Two strangers, a twisted ankle, an ancient stone ship, and a New Year’s Eve they’ll never forget.
Petter sneaks out of the New Year’s party he didn’t want to go to and treks to an old burial site he’s dying to see. Alone. Without telling anyone on a freezing December night. Without cell service ... a huge problem when he twists his ankle.
Someone passes by Isak’s house on the path leasing to the stone ship. When the person never returns, Isak worries and sets off to investigate. What he finds is Petter, a pack of sparklers, and an instant connection.
Under a starry sky, they learn they have a lot in common. Will the attraction burn hot and fizzle out like the fireworks going off over their heads when they return to the real world? Or will it deepen, grow, and turn into something real? Something everlasting like the stone ship?
“Did you come here to ring in the new year?” He nods toward the bottle still positioned between my legs.
“Yeah. I’ve always wanted to visit this place and since I was dragged to the village, it seemed like a good idea at the time. I even brought sparklers.” I pull them out of my pocket, holding them up for him to see.
“Bubbly and sparklers by the stone ship. Sounds like the perfect New Year’s celebration to me.”
I stare at him. He sounds serious enough, not like he’s mocking me. And he doesn’t know me, so he won’t know what buttons to push to get me to agree to do shit I don’t want to, like my friend Jonas, who’s the sole reason for me being here. “You can’t be alone on New Year’s Eve, Petter. Only losers and people with no friends stay home alone on holidays. Besides, you don’t want Maja to think you’re not her friend, do you?” Bastard played me and used his girlfriend to get me to agree, knowing how much I like her. More than him, most days.
But this guy, this stranger, seems honest. “You really mean that?”
“I do.” He grabs the bottle and takes a swig, his face scrunching up in a grimace.
“Yeah, I know,” I snicker. “It’s vile. Serves me right for grabbing someone’s bubbly from the fridge before heading up here.”
“I’m not a wine expert, but that was ...”
“... too sweet,” we say simultaneously.
He nods. “Exactly.”
“Listen. What do you say we ring in the new year a bit early? New Year’s is just an arbitrary mark of the passage of time invented by humans anyway, so who says we can’t do it now? Light some sparklers, tell each other our resolutions. Try not to barf as we drink more of this.” He holds up the bottle. “Then I can help you down. Call a doctor if you need one. Or take you back to your friends if you prefer. I assume you’re at the Andersson house for the party?”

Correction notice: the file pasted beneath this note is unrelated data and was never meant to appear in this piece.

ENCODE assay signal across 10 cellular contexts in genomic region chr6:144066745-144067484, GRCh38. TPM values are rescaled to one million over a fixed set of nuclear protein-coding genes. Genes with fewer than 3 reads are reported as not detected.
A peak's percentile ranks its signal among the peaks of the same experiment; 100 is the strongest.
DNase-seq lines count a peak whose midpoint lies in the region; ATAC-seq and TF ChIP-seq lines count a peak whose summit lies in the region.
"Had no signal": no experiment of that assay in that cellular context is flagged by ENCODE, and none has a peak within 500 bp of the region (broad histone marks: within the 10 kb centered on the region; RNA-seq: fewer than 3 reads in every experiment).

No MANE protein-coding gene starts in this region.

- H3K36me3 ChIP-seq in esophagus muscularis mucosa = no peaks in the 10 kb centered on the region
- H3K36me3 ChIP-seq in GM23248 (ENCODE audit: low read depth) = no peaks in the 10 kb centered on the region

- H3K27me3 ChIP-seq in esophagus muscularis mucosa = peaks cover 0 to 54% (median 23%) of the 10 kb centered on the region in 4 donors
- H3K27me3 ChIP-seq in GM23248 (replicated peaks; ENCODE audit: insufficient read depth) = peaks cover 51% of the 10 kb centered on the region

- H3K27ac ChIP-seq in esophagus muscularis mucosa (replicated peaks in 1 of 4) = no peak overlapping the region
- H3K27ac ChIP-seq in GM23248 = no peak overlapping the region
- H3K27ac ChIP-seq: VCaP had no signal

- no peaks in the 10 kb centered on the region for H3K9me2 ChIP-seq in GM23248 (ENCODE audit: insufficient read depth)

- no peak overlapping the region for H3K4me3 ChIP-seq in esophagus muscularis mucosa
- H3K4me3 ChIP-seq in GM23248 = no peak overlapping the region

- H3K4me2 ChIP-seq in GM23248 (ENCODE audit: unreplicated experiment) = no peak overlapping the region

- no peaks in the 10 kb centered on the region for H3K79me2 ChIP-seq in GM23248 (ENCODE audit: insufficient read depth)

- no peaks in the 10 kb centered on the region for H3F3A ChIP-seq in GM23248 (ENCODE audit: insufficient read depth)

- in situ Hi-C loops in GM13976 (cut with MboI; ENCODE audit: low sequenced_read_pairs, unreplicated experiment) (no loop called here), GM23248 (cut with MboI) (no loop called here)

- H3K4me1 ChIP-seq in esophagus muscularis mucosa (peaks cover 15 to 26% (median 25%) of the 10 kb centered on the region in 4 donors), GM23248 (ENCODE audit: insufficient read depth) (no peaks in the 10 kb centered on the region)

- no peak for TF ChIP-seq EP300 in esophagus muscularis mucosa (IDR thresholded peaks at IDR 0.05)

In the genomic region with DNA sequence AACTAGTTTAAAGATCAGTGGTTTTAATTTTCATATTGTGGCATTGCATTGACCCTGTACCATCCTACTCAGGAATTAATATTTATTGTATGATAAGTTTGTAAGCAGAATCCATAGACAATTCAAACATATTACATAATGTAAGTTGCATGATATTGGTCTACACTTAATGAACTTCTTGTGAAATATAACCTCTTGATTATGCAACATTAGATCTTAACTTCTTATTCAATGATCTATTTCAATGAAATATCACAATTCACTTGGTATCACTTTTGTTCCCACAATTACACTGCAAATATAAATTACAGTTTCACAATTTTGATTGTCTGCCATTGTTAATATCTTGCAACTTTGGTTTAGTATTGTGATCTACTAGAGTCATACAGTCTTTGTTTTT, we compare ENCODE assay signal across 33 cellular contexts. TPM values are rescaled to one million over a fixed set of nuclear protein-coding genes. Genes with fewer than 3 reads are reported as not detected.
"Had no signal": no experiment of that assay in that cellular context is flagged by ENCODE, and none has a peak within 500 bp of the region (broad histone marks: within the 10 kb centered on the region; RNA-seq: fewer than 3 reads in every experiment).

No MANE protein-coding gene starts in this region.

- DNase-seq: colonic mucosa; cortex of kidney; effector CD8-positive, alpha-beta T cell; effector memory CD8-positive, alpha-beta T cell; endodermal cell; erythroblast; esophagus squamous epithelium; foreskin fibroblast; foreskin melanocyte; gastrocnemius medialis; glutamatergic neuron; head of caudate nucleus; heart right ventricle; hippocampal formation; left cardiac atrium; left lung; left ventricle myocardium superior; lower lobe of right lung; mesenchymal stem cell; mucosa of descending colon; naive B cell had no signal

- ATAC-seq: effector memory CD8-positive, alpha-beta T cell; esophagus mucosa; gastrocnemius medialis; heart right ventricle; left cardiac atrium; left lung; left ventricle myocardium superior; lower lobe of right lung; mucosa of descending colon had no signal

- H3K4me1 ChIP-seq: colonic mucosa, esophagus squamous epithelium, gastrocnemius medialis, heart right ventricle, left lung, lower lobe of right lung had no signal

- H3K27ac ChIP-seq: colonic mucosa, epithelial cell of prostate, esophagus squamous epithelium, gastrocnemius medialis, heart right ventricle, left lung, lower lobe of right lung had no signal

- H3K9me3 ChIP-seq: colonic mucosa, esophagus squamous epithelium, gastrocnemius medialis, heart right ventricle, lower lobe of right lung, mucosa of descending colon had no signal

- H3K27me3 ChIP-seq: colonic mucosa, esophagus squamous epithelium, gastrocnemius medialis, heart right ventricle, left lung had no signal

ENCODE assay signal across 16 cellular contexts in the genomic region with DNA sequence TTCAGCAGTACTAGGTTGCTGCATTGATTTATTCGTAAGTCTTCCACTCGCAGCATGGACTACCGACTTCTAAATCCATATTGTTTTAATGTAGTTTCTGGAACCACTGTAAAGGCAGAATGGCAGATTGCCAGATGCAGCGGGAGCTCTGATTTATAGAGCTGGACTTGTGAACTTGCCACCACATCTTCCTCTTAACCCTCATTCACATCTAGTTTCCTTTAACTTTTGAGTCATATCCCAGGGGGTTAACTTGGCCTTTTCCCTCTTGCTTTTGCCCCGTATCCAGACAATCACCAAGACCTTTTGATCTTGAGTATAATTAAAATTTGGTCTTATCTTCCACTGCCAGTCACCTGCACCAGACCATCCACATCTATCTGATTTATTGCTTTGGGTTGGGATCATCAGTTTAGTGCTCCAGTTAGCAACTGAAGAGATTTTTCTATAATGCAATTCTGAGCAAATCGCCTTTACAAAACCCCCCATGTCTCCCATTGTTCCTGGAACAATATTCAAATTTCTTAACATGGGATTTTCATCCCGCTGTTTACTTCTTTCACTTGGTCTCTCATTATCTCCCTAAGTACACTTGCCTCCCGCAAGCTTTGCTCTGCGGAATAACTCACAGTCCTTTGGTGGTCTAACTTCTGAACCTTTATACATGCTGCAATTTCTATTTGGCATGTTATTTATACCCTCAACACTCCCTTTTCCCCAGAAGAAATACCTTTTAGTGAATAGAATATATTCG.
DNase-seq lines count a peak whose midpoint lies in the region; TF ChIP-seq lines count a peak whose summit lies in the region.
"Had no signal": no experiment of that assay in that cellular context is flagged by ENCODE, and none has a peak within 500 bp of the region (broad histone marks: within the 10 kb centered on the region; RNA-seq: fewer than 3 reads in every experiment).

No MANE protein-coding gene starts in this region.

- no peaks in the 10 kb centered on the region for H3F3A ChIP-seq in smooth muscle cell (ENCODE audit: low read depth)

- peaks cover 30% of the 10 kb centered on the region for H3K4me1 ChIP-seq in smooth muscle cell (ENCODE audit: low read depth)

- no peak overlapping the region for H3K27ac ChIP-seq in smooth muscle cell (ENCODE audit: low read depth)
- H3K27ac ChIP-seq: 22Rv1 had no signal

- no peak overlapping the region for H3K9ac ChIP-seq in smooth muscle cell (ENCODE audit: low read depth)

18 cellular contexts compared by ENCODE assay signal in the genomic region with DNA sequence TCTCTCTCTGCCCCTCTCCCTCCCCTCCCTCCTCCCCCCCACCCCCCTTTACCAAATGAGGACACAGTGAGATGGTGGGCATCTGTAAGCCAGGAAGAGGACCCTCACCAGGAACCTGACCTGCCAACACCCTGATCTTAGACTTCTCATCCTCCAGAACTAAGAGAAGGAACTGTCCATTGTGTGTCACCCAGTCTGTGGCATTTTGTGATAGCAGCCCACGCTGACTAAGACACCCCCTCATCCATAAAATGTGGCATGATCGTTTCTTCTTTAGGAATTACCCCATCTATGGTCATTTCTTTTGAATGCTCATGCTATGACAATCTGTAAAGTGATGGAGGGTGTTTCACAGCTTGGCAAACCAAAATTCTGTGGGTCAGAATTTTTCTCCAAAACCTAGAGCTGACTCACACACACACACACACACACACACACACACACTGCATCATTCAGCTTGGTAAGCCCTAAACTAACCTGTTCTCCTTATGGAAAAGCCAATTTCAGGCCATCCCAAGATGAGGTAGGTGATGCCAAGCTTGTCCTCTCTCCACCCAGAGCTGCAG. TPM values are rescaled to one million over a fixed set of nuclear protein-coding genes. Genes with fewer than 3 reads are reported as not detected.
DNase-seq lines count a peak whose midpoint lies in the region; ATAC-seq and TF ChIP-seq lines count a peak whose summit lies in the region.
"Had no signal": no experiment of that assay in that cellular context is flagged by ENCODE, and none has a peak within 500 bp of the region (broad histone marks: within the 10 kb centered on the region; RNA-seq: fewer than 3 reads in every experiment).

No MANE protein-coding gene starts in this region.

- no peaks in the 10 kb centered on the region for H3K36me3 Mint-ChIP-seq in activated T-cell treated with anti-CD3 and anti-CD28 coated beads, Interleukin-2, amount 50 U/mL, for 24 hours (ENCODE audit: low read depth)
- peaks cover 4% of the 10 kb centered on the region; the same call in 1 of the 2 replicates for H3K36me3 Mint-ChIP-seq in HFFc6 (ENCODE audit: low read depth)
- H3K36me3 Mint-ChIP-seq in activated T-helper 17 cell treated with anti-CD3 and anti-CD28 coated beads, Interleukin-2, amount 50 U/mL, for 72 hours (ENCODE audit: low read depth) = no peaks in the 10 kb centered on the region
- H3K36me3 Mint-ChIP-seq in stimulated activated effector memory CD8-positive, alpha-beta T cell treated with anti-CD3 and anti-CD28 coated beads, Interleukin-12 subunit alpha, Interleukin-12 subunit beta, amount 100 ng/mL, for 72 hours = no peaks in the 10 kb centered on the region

I raise an eyebrow. “How did you know?”
“It’s a teeny tiny village. Everyone knows what’s going on in their neighbors’ houses.”
“Really? That can’t be good?”
“It has its downsides, that’s for sure. But I’m mostly fine with it.”
“Okaaaay.” Because surely, he doesn’t mean the neighbors know everything? Not what other people have in their nightstands and stuff? Ew.
“So what do you say?” He nudges his knee against my leg.
“Sure. I approve of the plan.”
Isak removes his gloves and holds out his hand. “Let me light the sparklers. Did you bring a lighter?”
“Yeah, hang on.” I dig into my pocket without taking off my mittens -- my fingers are pretty cold -- until I find it. “Here you go.”
“Awesome. Are you the kind of person who makes resolutions?”
“Usually not.” I accept the lit sparkler he holds out to me. I’ve loved these things since I was a little kid, even more than fireworks, and up here, in the howling wind with a sky full of stars above my head, in the company of a kind stranger and huge ancient stones, they’re more beautiful than ever.
“But this year is different?”
“Yeah. I’m doing some ... significant changes in my life this coming year, so I thought ‘why not?’ It can’t hurt, right? Even if I agree with you about the arbitrariness of this so-called holiday.”
“Sure. It’s not a thing we celebrate because of some natural phenomenon, like the solstice. It’s just to mark that the Earth has done another lap around the sun. I mean, that’s great and all, but why do we need to celebrate it?”
Isak’s face lights up in a wide grin. “Yes! This is what I always say when people complain because I refuse to embrace the spirit of the holiday.”
I return his smile. “Exactly!”
“I’ll drink to that.”